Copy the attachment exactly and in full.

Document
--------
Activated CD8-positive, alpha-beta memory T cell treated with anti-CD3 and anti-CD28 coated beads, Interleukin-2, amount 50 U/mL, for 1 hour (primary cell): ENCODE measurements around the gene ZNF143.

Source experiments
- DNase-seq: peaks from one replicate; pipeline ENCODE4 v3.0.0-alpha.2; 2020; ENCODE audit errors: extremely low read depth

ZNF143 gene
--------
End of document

Activated CD8-positive, alpha-beta memory T cell treated with anti-CD3 and anti-CD28 coated beads, Interleukin-2, amount 50 U/mL, for 1 hour (primary cell): ENCODE measurements around the gene ZNF143.

Source experiments
- DNase-seq: peaks from one replicate; pipeline ENCODE4 v3.0.0-alpha.2; 2020; ENCODE audit errors: extremely low read depth

ZNF143 gene